The sin offerings mentioned in Exodus 29 are to be offered in the process of consecrating Aaron and his sons.  Considering that Levi, including Aaron the high priest, was chosen as of Moses second 40 day stay on Mt. Sinai it is unlikely the plans for his anointing would have come before that time. 

 

Exodus 29:38-39 talks of the morning and evening sacrifices required at the tabernacle.  These are specifically mentioned in Numbers 28:6 as being commanded ‘on Mt. Sinai’.  This is the occasion of Moses second 40-day stay on the mountain after the golden calf.  As indicated by Jeremiah 7:22-24, there was no reason to implement these things with a properly functioning Sinai covenant.  Jeremiah 7:22-24 is clear, the sacrifices were implemented because of Israel's failure.    So again, other scriptures place the timing on Mt. Sinai after the golden calf, not before.  The golden calf was the point of failure.

 

Consider that Numbers records a command to take a census of Israel minus the tribe of Levi.  Much of the first few chapters of Numbers is related to that census.  Numbers clearly states that happened the first day of the second month their second year in the wilderness (Num 1:1-2, 18).  That was about 8 months after the golden calf.

 

Num 1:18 “and they assembled all the congregation together on the first day of the second month; and they recited their ancestry by families, by their fathers’ houses, according to the number of names, from twenty years old and above, each one individually.”

 

Num 1:49 "Only the tribe of Levi you shall not number, nor take a census of them among the children of Israel”.

 

 The count of the tribe of Levi was done separately (Num 3:15, 3:39).  It seems apparent the reason this census was done was to document the trade of the non-firstborn Levites for the firstborn of the other tribes (Num 3:45-46).  This same census is referred to in Exodus 38:26 where a half shekel tax is imposed on those included in the census.  One could easily assume this census was taken before the tabernacle was erected since it appears before Exodus 40 where the tabernacle is erected.  However, Numbers 1:18 is quite specific that this census was taken on the first day of the second month, which would have been a month after the tabernacle was erected.  The census total is identical to that in Exodus 38:26 (Num 1:46, 2:32).  Yet Exodus 38 appears to be of a time before the tabernacle was complete.  Numbers 2 is certainly after the tabernacle was built.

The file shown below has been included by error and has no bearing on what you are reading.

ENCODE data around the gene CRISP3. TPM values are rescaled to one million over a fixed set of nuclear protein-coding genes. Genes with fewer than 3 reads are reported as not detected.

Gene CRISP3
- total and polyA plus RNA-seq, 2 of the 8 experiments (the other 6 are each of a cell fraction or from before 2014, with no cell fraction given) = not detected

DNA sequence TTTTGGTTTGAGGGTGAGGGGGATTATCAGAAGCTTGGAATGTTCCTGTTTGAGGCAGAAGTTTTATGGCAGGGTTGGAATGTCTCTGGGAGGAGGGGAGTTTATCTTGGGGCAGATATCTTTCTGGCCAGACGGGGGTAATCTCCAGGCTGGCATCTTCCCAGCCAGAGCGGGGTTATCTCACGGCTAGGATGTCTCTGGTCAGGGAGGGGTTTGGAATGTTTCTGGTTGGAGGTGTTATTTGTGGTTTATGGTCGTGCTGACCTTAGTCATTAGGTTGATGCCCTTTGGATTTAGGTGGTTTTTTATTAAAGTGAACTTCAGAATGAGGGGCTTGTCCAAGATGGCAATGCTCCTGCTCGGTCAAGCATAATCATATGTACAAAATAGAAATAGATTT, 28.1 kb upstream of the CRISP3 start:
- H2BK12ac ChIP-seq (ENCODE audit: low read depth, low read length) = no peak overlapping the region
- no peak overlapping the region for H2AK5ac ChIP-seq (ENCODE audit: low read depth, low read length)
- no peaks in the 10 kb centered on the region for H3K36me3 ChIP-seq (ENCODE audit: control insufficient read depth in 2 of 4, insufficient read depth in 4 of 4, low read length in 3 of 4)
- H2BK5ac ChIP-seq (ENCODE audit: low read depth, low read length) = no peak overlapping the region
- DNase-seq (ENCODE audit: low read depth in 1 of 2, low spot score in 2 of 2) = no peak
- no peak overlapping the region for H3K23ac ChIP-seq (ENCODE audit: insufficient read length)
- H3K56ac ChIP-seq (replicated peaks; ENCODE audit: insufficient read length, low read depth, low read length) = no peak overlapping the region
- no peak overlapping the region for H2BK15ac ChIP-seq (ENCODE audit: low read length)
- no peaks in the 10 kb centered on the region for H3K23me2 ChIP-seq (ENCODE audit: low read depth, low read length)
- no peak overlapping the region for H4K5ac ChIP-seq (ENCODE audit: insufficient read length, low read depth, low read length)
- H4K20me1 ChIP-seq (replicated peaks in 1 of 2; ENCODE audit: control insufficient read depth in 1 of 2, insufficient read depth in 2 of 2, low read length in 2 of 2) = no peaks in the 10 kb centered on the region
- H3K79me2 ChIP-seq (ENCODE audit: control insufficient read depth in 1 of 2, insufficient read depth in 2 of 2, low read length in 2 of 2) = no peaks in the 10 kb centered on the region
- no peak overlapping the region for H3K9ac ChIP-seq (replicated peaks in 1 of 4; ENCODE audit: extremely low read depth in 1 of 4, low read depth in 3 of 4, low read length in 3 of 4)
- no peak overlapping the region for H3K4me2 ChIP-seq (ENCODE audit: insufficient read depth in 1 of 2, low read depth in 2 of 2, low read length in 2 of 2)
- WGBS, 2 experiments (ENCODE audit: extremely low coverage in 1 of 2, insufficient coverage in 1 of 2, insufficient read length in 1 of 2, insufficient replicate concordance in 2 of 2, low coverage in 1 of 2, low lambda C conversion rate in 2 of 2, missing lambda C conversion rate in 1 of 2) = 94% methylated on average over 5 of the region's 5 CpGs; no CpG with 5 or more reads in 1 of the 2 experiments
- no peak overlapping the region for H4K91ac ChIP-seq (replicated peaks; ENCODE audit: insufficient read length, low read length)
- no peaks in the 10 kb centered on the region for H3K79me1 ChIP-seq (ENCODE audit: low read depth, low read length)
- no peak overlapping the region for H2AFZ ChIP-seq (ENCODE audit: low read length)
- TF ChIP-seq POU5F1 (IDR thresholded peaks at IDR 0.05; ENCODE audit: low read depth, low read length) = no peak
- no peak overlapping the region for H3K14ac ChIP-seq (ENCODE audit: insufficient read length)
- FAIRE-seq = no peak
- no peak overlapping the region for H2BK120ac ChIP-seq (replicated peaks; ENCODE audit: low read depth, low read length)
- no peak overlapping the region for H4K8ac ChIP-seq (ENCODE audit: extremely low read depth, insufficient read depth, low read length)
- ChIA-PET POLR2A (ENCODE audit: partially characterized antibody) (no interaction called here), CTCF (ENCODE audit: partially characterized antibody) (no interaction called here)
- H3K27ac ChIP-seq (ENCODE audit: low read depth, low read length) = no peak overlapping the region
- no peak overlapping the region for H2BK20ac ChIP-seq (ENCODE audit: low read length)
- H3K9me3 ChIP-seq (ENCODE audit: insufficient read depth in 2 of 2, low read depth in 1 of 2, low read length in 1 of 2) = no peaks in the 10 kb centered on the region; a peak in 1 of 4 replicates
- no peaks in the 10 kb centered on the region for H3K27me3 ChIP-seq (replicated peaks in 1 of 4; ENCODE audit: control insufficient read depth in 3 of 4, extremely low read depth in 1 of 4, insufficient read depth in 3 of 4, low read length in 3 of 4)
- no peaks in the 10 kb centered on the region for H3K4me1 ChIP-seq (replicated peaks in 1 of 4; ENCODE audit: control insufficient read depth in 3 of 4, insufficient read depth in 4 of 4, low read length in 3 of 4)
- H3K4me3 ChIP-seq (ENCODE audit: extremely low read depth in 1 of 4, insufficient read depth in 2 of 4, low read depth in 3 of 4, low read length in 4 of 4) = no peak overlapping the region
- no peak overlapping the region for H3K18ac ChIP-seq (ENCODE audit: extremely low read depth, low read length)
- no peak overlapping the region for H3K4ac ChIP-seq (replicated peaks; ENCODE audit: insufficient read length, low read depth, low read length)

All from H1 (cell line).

As it turns out this same tax is mentioned in Exodus 30:12-14 and this account anticipates a census will be done.  The tax is so “that there may be no plague among them when you number them” (Ex 30:12d).  That doesn’t sound like it’s coming from a Patron who is basking in the glow of a fresh new relationship of cooperation with His children.  That sounds more like a Creator that is displeased with taking a census and is ready to toast anyone who steps out of line.  It is called ‘atonement money’ (Ex 30:16).  Did the Creator require them to take a census and then charge them for the sin of taking the census? 

 

 This strange approach on the part of the Creator is easily understood if one considers that He was opposed to any census, but required it because the firstborn failed in their responsibility.  In that case this area of Exodus is not intended to be considered sequential in time.  It is not in time order, but subject order.  It is simply describing things related to the tabernacle.  The mention of Aaron and his sons in chapter 27/28 and the sin offerings of chapter 29 cannot be taken as indications of timing relative to Exodus 32, and the golden calf.  The timing of the Levites choosing (Deu 10:5, 8), the commanding of the required sacrifices (Lev 7:37-38, Num 28:6) and the timing of the census (Num 1:18, 2) are specified in other areas of Moses record.  The timing always follows the episode of the golden calf.  Like the tabernacle itself, these things were implemented in reaction to the golden calf and Moses plea to spare Israel.

 

Actually Aaron came within a breath of being destroyed along with the rest of the troublemakers.  "And the LORD was very angry with Aaron and would have destroyed him; so I prayed for Aaron also at the same time” (Deu 9:20).  Did the Creator definitively choose Aaron as His high priest months before the tabernacle would be completed only to find that he was worthy of death days later?  Aaron’s place in Exodus 27-29 is not as a firstborn priest, but as the high priest of the Levitical priesthood (Ex 28:1).

 

Moses' instruction to the people to give for the tabernacle was recorded after the second 40-day stay on Mt. Sinai (Ex 35:4-20).  Yet the Creator’s instruction to Moses about this was in Exodus 25:2-8.  We saw that Moses was anxious that the Creator would dwell among Israel (Ex 34:9).  Wouldn’t he then make construction of the tabernacle a high priority?  If Moses wanted the Creator to go among Israel wouldn’t we expect him to begin the construction of His house as soon as possible?  If chapter 25 is in time sequence Moses had the plans and he had the means to begin construction before his second 40-day stay on Mt. Sinai.  It would seem that he would want to do that and give his Maker every reason possible to see a desire in Israel to do His will.  Yet he apparently did nothing to start construction.  However, if the tabernacle was first introduced on Moses second 40-day stay on Mt. Sinai, Moses is being diligent and responsive to the instruction of the Creator.